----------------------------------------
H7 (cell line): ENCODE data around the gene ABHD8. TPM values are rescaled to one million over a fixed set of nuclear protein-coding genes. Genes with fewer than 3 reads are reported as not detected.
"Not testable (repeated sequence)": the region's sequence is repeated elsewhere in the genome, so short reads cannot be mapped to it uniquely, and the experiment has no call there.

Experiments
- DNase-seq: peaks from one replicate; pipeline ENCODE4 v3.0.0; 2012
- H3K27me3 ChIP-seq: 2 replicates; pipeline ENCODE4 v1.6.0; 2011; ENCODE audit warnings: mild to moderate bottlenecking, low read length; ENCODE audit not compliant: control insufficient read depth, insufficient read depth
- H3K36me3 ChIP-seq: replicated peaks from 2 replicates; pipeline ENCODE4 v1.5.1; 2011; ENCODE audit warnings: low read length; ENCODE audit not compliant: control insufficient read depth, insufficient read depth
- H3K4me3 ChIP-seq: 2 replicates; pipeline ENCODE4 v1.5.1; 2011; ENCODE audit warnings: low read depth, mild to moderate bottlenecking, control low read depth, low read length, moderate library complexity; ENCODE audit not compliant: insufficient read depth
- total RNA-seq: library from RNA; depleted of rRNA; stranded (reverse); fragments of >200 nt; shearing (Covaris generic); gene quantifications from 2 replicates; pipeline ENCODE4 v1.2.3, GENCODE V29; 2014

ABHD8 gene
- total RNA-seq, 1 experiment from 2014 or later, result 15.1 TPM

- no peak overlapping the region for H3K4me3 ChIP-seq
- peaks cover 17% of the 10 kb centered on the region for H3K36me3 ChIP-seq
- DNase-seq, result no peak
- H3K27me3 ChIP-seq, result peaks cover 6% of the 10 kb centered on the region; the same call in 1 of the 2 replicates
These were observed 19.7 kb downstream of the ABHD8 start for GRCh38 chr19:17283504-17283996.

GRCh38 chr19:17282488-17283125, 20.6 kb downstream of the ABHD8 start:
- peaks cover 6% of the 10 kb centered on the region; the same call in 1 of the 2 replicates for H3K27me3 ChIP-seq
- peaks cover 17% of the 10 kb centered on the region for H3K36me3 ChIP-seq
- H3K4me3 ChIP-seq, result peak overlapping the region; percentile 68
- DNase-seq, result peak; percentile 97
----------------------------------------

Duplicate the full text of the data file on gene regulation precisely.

H7 (cell line): ENCODE data around the gene ABHD8. TPM values are rescaled to one million over a fixed set of nuclear protein-coding genes. Genes with fewer than 3 reads are reported as not detected.
"Not testable (repeated sequence)": the region's sequence is repeated elsewhere in the genome, so short reads cannot be mapped to it uniquely, and the experiment has no call there.

Experiments
- DNase-seq: peaks from one replicate; pipeline ENCODE4 v3.0.0; 2012
- H3K27me3 ChIP-seq: 2 replicates; pipeline ENCODE4 v1.6.0; 2011; ENCODE audit warnings: mild to moderate bottlenecking, low read length; ENCODE audit not compliant: control insufficient read depth, insufficient read depth
- H3K36me3 ChIP-seq: replicated peaks from 2 replicates; pipeline ENCODE4 v1.5.1; 2011; ENCODE audit warnings: low read length; ENCODE audit not compliant: control insufficient read depth, insufficient read depth
- H3K4me3 ChIP-seq: 2 replicates; pipeline ENCODE4 v1.5.1; 2011; ENCODE audit warnings: low read depth, mild to moderate bottlenecking, control low read depth, low read length, moderate library complexity; ENCODE audit not compliant: insufficient read depth
- total RNA-seq: library from RNA; depleted of rRNA; stranded (reverse); fragments of >200 nt; shearing (Covaris generic); gene quantifications from 2 replicates; pipeline ENCODE4 v1.2.3, GENCODE V29; 2014

ABHD8 gene
- total RNA-seq, 1 experiment from 2014 or later, result 15.1 TPM

- no peak overlapping the region for H3K4me3 ChIP-seq
- peaks cover 17% of the 10 kb centered on the region for H3K36me3 ChIP-seq
- DNase-seq, result no peak
- H3K27me3 ChIP-seq, result peaks cover 6% of the 10 kb centered on the region; the same call in 1 of the 2 replicates
These were observed 19.7 kb downstream of the ABHD8 start for GRCh38 chr19:17283504-17283996.

GRCh38 chr19:17282488-17283125, 20.6 kb downstream of the ABHD8 start:
- peaks cover 6% of the 10 kb centered on the region; the same call in 1 of the 2 replicates for H3K27me3 ChIP-seq
- peaks cover 17% of the 10 kb centered on the region for H3K36me3 ChIP-seq
- H3K4me3 ChIP-seq, result peak overlapping the region; percentile 68
- DNase-seq, result peak; percentile 97